You're going to have to be hands on at some point because this air sealing concept is pretty alien to the average builder in the US. You should probably go to the building site and review the work. We built my brother's small house (1200 sq.ft) with basically 2 carpenters which means that the framing went up over a fairly long period of time so I had time to go by and review their air sealing work. If your builder is a production builder he will have a pretty large framing crew who will have the building framed quickly. You or your contractor will have much less time to intervene with air sealing deficits. In other words, somebody (you or some Air sealing specialist) has to be around to make sure that it is being done properly.

    The two main companies in the US that sell high quality air sealing supplies are Four Seven Five High Performance Building Supply and Small Planet Workshop. They have great information on their websites about air sealing. I've included some links for you to go to.

    Finally, my blog is pretty detail-heavy with air sealing information largely because that's about all I know about energy efficient construction. My blog is Green in Greenville

    I hope this helps you, Ani. Building a house is an adventure, but when you do it right, you will be very happy.

  7. Ani1 | | #7

    Thanks Lucy!
    I have not signed a contract yet with a builder. I'm still in the process of interviewing them.
    I like the idea of 2 or more blower door tests in the contract.
    I will check out your blog.

  8. Expert Member
    Dana Dorsett | | #8

    Air sealing the structural sheathing to the framing is the better location for the primary air barrier, but with fiber insulation you need to attend to air sealing the gypsum carefully too. Don't forget the bead of caulk under the botom plate of the studs, etc. either.

    The air tightness of the sheathing is far less likely to be compromised over time (you're not banging nails into it to hang picutres & mirrors as is commonly done with the drywall side), and has fewer penetrations to seal, since you don't have an electrical outlet every 6'.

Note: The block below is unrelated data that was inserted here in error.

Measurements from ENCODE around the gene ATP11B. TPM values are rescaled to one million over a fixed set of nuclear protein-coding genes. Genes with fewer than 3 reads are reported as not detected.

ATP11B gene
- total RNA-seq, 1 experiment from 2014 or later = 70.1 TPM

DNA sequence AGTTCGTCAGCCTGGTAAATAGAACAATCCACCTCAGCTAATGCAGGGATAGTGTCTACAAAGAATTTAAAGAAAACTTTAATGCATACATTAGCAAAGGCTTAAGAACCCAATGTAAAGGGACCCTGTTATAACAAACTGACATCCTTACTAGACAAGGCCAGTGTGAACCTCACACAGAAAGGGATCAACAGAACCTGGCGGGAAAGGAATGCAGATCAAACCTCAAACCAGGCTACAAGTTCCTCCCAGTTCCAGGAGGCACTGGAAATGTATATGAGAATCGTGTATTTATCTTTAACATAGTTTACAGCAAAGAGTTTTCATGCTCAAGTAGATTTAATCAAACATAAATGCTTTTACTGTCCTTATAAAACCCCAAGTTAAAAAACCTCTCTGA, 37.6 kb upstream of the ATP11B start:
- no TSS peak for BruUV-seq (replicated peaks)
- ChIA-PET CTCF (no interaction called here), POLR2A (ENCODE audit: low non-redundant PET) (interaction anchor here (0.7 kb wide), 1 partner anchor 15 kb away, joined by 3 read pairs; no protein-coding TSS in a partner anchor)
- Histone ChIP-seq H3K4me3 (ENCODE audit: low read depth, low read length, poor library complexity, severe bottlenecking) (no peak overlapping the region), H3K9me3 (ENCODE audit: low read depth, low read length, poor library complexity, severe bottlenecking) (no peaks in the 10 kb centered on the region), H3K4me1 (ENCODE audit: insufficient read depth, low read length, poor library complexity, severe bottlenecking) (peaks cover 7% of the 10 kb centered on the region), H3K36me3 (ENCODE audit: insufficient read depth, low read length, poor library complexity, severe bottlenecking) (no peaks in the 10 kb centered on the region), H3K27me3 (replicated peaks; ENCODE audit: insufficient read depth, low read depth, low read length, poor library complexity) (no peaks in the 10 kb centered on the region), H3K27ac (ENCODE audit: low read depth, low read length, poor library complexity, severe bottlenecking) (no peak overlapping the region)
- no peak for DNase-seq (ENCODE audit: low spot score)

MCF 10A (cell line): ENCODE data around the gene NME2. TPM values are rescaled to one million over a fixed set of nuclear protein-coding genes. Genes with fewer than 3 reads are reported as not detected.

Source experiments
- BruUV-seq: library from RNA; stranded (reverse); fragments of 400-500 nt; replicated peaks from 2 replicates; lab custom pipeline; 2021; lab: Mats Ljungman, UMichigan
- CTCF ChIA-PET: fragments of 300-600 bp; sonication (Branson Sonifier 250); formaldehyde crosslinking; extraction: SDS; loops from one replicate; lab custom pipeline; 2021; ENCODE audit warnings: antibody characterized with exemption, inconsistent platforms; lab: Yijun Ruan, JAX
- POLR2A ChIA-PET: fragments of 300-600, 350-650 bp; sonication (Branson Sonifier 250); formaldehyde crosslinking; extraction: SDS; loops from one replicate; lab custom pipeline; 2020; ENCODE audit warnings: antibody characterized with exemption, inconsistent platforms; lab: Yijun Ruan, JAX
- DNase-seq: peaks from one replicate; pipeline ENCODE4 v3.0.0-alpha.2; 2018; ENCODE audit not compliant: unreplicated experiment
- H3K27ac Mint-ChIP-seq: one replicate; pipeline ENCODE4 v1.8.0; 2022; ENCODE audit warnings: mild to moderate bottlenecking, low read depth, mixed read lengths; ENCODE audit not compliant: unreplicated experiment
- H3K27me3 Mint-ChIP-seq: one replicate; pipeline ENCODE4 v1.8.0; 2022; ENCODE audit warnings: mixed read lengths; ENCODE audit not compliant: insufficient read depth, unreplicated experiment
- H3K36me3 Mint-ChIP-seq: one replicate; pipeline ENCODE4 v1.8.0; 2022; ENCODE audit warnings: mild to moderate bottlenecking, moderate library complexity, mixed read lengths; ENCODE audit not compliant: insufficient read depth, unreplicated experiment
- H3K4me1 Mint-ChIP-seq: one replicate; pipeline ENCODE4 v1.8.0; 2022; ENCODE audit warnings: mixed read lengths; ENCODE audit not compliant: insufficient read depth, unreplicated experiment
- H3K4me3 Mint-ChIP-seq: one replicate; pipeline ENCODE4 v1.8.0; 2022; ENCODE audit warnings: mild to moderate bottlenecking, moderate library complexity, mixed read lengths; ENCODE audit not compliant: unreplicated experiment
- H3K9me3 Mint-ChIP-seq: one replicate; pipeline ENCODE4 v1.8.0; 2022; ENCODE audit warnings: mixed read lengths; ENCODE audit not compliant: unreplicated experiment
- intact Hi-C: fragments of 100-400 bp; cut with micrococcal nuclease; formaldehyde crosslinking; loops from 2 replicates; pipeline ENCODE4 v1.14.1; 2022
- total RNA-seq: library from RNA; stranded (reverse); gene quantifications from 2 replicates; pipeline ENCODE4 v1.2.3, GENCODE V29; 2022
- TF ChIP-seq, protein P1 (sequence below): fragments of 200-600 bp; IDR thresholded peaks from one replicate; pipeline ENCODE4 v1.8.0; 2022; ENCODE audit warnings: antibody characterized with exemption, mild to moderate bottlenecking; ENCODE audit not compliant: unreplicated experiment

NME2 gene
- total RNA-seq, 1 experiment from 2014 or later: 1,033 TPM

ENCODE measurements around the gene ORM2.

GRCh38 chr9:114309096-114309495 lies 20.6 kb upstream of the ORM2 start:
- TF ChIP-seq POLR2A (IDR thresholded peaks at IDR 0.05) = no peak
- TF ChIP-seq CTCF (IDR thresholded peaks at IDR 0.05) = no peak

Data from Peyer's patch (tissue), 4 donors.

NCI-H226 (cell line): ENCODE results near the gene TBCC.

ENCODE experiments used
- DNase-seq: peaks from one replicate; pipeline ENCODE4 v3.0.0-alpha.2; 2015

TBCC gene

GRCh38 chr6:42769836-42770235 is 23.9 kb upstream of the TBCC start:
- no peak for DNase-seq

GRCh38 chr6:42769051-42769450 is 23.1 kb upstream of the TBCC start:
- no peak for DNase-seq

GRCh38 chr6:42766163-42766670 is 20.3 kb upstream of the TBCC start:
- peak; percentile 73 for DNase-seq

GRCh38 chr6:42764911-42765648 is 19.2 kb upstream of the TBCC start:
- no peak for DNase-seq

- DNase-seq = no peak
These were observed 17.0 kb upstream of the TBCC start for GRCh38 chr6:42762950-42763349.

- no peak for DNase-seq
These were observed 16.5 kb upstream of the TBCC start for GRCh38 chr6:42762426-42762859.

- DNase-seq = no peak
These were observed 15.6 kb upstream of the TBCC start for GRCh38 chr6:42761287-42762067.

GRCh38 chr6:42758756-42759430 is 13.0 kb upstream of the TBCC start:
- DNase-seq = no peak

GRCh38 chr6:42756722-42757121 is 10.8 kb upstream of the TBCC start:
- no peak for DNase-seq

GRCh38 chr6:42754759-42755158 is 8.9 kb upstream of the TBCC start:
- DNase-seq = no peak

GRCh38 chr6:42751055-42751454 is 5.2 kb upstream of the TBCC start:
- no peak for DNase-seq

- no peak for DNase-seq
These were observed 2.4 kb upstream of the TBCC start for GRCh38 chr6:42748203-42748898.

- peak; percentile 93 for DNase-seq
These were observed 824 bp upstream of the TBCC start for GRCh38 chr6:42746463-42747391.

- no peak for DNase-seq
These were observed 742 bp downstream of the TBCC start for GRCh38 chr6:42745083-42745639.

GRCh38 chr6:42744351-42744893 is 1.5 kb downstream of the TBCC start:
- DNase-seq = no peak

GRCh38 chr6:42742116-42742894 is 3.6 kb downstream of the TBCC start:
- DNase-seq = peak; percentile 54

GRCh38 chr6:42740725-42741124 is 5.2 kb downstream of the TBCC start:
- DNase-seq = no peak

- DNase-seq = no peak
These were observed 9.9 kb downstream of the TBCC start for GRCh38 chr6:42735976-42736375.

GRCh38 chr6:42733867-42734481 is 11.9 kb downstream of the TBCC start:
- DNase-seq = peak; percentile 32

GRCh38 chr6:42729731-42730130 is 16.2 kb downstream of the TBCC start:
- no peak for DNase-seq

Martin's metrics listed as his #2 question is a pretty good one:

    ""What results did you obtain in ach @ 50 pascals?" A result of 1 or less is very good. 1 to 2 is good. More than 3 -- not very impressive.

    Not very impressive indeed, since over 3 does not actually meet IRC 2012 code for air tightness. Unless the design is some junior architect's framing nightmare of a gazillion bump-outs, set-backs and dormers, if they're paying ANY ATTENTION AT ALL to air sealing issues 3ACH/50 would be a cake walk, more of a stripe painted on the floor than a hurdle to clear. Over 3 is an indication that they're either clueless or careless (which is unfortunately not uncommon.)

    With 4x 8 sheet goods on both sides of a framed wall there's no excuse for performing worse than 3 it's almost idiot proof. And yet... the more idiot proof you make something, the more creative the idiots become. eg: Tract home builders were prone to skipping the interior side gypsum behind tub-surrounds before air leakage standards were enshrined in code- there's lots of ways to build in big holes that don't necessarily show, and some are even more creative than that.

  9. LucyF | | #9

    Creative idiocy - now that's a concept I will be using in the future. Well, I mean that's a term I will be using in the future. I hope not to be exercising the concept, though it will likely happen. Thanks for that, Dana.

  10. davidmeiland | | #10